On Wed, Sep 21, 2016 at 9:29 PM, Erik Schnetter <schnet...@gmail.com> wrote:
> On Wed, Sep 21, 2016 at 9:22 PM, Chris Rackauckas <rackd...@gmail.com>
> wrote:
>>
>> I'm not seeing `@fastmath` apply fma/muladd. I rebuilt the sysimg and now
>> I get results where g and h apply muladd/fma in the native code, but a new
>> function k which is `@fastmath` inside of f does not apply muladd/fma.
>>
>> https://gist.github.com/ChrisRackauckas/b239e33b4b52bcc28f3922c673a25910
>>
>> Should I open an issue?
>
>
> In your case, LLVM apparently thinks that `x + x + 3` is faster to calculate
> than `2x+3`. If you use a less round number than `2` multiplying `x`, you
> might see a different behaviour.

I've personally never seen llvm create fma from mul and add. We might
not have the llvm passes enabled if LLVM is capable of doing this at
all.

>
> -erik
>
>
>> Note that this is on v0.6 Windows. On Linux the sysimg isn't rebuilding
>> for some reason, so I may need to just build from source.
>>
>> On Wednesday, September 21, 2016 at 6:22:06 AM UTC-7, Erik Schnetter
>> wrote:
>>>
>>> On Wed, Sep 21, 2016 at 1:56 AM, Chris Rackauckas <rack...@gmail.com>
>>> wrote:
>>>>
>>>> Hi,
>>>>   First of all, does LLVM essentially fma or muladd expressions like
>>>> `a1*x1 + a2*x2 + a3*x3 + a4*x4`? Or is it required that one explicitly use
>>>> `muladd` and `fma` on these types of instructions (is there a macro for
>>>> making this easier)?
>>>
>>>
>>> Yes, LLVM will use fma machine instructions -- but only if they lead to
>>> the same round-off error as using separate multiply and add instructions. If
>>> you do not care about the details of conforming to the IEEE standard, then
>>> you can use the `@fastmath` macro that enables several optimizations,
>>> including this one. This is described in the manual
>>> <http://docs.julialang.org/en/release-0.5/manual/performance-tips/#performance-annotations>.
>>>
>>>
>>>>   Secondly, I am wondering if my setup is no applying these operations
>>>> correctly. Here's my test code:
>>>>
>>>> f(x) = 2.0x + 3.0
>>>> g(x) = muladd(x,2.0, 3.0)
>>>> h(x) = fma(x,2.0, 3.0)
>>>>
>>>> @code_llvm f(4.0)
>>>> @code_llvm g(4.0)
>>>> @code_llvm h(4.0)
>>>>
>>>> @code_native f(4.0)
>>>> @code_native g(4.0)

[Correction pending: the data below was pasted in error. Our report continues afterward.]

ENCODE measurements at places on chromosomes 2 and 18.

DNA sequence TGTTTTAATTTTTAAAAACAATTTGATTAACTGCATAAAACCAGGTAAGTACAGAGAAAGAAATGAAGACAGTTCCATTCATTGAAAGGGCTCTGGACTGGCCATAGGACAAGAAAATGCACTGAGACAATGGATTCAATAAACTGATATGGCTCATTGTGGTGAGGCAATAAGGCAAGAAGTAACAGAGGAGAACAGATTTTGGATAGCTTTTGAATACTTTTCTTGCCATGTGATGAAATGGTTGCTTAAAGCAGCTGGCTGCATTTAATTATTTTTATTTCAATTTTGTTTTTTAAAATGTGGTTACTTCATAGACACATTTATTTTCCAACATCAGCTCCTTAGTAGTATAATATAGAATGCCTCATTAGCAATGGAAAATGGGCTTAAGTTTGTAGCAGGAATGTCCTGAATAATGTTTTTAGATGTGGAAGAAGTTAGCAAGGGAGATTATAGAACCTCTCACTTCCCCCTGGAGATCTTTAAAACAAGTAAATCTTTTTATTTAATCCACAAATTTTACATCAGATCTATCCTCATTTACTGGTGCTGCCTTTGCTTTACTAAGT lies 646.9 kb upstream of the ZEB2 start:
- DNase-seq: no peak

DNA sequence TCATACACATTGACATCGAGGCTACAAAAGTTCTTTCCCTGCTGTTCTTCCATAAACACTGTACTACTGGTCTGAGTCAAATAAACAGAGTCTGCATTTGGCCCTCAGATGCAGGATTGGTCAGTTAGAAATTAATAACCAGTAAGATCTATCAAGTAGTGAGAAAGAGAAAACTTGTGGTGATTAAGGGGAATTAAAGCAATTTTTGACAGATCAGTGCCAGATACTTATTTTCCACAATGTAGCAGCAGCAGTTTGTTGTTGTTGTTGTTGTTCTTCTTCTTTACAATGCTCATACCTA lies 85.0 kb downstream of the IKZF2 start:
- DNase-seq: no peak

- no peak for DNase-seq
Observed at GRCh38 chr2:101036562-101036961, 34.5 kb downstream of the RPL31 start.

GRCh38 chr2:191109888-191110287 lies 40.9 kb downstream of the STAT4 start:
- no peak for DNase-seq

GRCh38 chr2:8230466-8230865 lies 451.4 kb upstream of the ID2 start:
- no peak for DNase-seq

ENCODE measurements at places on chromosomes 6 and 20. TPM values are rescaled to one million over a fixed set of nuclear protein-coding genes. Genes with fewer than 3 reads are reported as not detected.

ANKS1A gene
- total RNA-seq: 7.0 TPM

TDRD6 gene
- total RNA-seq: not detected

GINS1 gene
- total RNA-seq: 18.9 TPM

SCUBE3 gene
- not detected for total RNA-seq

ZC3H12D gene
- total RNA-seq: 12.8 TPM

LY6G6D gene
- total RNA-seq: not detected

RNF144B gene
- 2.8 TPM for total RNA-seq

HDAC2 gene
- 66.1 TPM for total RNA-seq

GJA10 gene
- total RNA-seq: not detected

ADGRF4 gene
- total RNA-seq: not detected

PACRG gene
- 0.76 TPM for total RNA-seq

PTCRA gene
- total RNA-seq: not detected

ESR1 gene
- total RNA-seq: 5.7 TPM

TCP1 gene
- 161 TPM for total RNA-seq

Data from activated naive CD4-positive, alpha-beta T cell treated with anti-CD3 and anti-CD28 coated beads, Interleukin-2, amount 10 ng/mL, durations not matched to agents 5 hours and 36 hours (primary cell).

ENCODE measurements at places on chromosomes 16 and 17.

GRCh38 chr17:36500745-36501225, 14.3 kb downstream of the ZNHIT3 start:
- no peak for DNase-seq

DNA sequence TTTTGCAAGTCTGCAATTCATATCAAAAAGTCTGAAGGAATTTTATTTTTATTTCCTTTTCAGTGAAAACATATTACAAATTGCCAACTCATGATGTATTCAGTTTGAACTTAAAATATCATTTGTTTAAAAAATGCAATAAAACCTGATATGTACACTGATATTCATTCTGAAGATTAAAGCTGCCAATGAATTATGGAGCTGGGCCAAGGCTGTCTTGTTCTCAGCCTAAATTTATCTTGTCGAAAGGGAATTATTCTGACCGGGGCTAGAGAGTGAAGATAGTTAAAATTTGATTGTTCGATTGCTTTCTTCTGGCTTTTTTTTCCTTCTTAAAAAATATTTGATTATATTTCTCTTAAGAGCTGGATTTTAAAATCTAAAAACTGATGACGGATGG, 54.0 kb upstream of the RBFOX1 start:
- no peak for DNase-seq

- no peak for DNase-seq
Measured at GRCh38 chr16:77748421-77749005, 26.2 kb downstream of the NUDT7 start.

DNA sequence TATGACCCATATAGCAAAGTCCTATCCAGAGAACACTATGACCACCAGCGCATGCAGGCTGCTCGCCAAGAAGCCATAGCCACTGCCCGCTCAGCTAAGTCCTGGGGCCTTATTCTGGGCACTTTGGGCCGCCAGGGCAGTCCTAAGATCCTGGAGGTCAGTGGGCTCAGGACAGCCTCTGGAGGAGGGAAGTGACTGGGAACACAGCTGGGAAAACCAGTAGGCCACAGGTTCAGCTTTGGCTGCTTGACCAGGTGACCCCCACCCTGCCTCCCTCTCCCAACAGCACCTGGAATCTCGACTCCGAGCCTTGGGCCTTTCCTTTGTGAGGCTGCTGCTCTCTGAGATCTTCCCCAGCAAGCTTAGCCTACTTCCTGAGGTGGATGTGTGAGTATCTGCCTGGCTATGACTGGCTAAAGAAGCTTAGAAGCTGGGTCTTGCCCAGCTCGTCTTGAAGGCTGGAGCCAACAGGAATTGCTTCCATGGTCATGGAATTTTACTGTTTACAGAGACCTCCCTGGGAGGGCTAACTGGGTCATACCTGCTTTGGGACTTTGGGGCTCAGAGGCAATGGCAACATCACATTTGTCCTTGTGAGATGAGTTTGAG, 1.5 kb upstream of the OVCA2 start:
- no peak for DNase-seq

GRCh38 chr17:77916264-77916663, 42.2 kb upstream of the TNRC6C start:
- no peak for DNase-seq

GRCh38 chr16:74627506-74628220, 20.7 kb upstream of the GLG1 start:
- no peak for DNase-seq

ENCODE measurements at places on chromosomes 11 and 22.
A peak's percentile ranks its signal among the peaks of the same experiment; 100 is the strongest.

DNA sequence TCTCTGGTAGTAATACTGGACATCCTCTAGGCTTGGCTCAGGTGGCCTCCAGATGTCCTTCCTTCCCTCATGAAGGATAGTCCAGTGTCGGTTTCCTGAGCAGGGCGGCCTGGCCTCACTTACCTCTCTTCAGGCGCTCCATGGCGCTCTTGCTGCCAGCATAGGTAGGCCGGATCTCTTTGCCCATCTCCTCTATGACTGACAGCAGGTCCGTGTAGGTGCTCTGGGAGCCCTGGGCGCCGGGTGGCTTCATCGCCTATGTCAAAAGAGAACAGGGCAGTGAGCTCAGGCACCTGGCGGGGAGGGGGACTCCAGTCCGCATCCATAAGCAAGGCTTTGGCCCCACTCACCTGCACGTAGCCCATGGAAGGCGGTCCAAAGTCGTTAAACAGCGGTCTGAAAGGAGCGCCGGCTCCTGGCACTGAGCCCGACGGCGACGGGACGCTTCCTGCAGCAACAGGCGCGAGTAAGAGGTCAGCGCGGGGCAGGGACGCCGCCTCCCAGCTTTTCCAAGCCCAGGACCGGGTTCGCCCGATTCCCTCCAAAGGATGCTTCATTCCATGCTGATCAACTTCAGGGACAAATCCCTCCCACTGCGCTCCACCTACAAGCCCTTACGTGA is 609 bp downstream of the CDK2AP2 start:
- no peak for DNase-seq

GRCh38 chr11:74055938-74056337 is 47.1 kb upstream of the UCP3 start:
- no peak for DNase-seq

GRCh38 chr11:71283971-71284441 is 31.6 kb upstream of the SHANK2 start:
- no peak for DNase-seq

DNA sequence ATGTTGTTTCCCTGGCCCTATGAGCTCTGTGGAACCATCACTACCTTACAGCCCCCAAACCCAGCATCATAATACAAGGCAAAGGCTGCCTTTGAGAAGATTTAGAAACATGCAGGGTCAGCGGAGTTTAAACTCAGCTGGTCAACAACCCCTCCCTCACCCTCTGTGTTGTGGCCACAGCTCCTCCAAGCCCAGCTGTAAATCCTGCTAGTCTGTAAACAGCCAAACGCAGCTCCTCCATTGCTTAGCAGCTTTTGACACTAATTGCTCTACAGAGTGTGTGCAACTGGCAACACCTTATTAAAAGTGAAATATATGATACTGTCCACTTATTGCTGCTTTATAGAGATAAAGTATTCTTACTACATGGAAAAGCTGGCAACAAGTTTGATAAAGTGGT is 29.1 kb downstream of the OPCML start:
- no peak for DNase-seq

>>>> @code_native h(4.0)
>>>>
>>>> Computer 1
>>>>
>>>> Julia Version 0.5.0-rc4+0
>>>> Commit 9c76c3e* (2016-09-09 01:43 UTC)
>>>> Platform Info:
>>>>   System: Linux (x86_64-redhat-linux)
>>>>   CPU: Intel(R) Xeon(R) CPU E5-2667 v4 @ 3.20GHz
>>>>   WORD_SIZE: 64
>>>>   BLAS: libopenblas (DYNAMIC_ARCH NO_AFFINITY Haswell)
>>>>   LAPACK: libopenblasp.so.0
>>>>   LIBM: libopenlibm
>>>>   LLVM: libLLVM-3.7.1 (ORCJIT, broadwell)
>>>
>>>
>>> This looks good, the "broadwell" architecture that LLVM uses should imply
>>> the respective optimizations. Try with `@fastmath`.
>>>
>>> -erik
>>>
>>>
>>>
>>>
>>>>
>>>> (the COPR nightly on CentOS7) with
>>>>
>>>> [crackauc@crackauc2 ~]$ lscpu
>>>> Architecture:          x86_64
>>>> CPU op-mode(s):        32-bit, 64-bit
>>>> Byte Order:            Little Endian
>>>> CPU(s):                16
>>>> On-line CPU(s) list:   0-15
>>>> Thread(s) per core:    1
>>>> Core(s) per socket:    8
>>>> Socket(s):             2
>>>> NUMA node(s):          2
>>>> Vendor ID:             GenuineIntel
>>>> CPU family:            6
>>>> Model:                 79
>>>> Model name:            Intel(R) Xeon(R) CPU E5-2667 v4 @ 3.20GHz
>>>> Stepping:              1
>>>> CPU MHz:               1200.000
>>>> BogoMIPS:              6392.58
>>>> Virtualization:        VT-x
>>>> L1d cache:             32K
>>>> L1i cache:             32K
>>>> L2 cache:              256K
>>>> L3 cache:              25600K
>>>> NUMA node0 CPU(s):     0-7
>>>> NUMA node1 CPU(s):     8-15
>>>>
>>>>
>>>>
>>>> I get the output
>>>>
>>>> define double @julia_f_72025(double) #0 {
>>>> top:
>>>>   %1 = fmul double %0, 2.000000e+00
>>>>   %2 = fadd double %1, 3.000000e+00
>>>>   ret double %2
>>>> }
>>>>